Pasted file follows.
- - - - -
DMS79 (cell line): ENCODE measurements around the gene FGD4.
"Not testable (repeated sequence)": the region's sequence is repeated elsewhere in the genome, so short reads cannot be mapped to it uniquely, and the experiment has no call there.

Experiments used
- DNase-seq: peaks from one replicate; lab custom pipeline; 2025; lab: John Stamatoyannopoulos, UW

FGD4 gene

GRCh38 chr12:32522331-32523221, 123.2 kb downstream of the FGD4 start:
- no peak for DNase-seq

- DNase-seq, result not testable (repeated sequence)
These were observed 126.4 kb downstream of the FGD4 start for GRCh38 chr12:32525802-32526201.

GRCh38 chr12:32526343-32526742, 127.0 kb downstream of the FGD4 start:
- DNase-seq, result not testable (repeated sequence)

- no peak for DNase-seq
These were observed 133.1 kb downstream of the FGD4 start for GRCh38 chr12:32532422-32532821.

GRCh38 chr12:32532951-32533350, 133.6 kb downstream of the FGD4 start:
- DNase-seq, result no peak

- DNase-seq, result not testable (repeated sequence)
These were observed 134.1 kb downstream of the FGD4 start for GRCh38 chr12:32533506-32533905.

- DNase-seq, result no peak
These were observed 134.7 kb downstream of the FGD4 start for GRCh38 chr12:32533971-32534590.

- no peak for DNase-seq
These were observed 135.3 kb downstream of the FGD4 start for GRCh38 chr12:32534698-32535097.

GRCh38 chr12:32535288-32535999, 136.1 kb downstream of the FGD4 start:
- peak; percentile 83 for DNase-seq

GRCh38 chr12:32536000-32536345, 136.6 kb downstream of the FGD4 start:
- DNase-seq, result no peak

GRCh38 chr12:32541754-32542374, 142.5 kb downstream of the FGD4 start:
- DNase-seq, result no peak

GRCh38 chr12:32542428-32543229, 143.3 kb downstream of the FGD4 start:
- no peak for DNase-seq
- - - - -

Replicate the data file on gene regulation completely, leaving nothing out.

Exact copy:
DMS79 (cell line): ENCODE measurements around the gene FGD4.
"Not testable (repeated sequence)": the region's sequence is repeated elsewhere in the genome, so short reads cannot be mapped to it uniquely, and the experiment has no call there.

Experiments used
- DNase-seq: peaks from one replicate; lab custom pipeline; 2025; lab: John Stamatoyannopoulos, UW

FGD4 gene

GRCh38 chr12:32522331-32523221, 123.2 kb downstream of the FGD4 start:
- no peak for DNase-seq

- DNase-seq, result not testable (repeated sequence)
These were observed 126.4 kb downstream of the FGD4 start for GRCh38 chr12:32525802-32526201.

GRCh38 chr12:32526343-32526742, 127.0 kb downstream of the FGD4 start:
- DNase-seq, result not testable (repeated sequence)

- no peak for DNase-seq
These were observed 133.1 kb downstream of the FGD4 start for GRCh38 chr12:32532422-32532821.

GRCh38 chr12:32532951-32533350, 133.6 kb downstream of the FGD4 start:
- DNase-seq, result no peak

- DNase-seq, result not testable (repeated sequence)
These were observed 134.1 kb downstream of the FGD4 start for GRCh38 chr12:32533506-32533905.

- DNase-seq, result no peak
These were observed 134.7 kb downstream of the FGD4 start for GRCh38 chr12:32533971-32534590.

- no peak for DNase-seq
These were observed 135.3 kb downstream of the FGD4 start for GRCh38 chr12:32534698-32535097.

GRCh38 chr12:32535288-32535999, 136.1 kb downstream of the FGD4 start:
- peak; percentile 83 for DNase-seq

GRCh38 chr12:32536000-32536345, 136.6 kb downstream of the FGD4 start:
- DNase-seq, result no peak

GRCh38 chr12:32541754-32542374, 142.5 kb downstream of the FGD4 start:
- DNase-seq, result no peak

GRCh38 chr12:32542428-32543229, 143.3 kb downstream of the FGD4 start:
- no peak for DNase-seq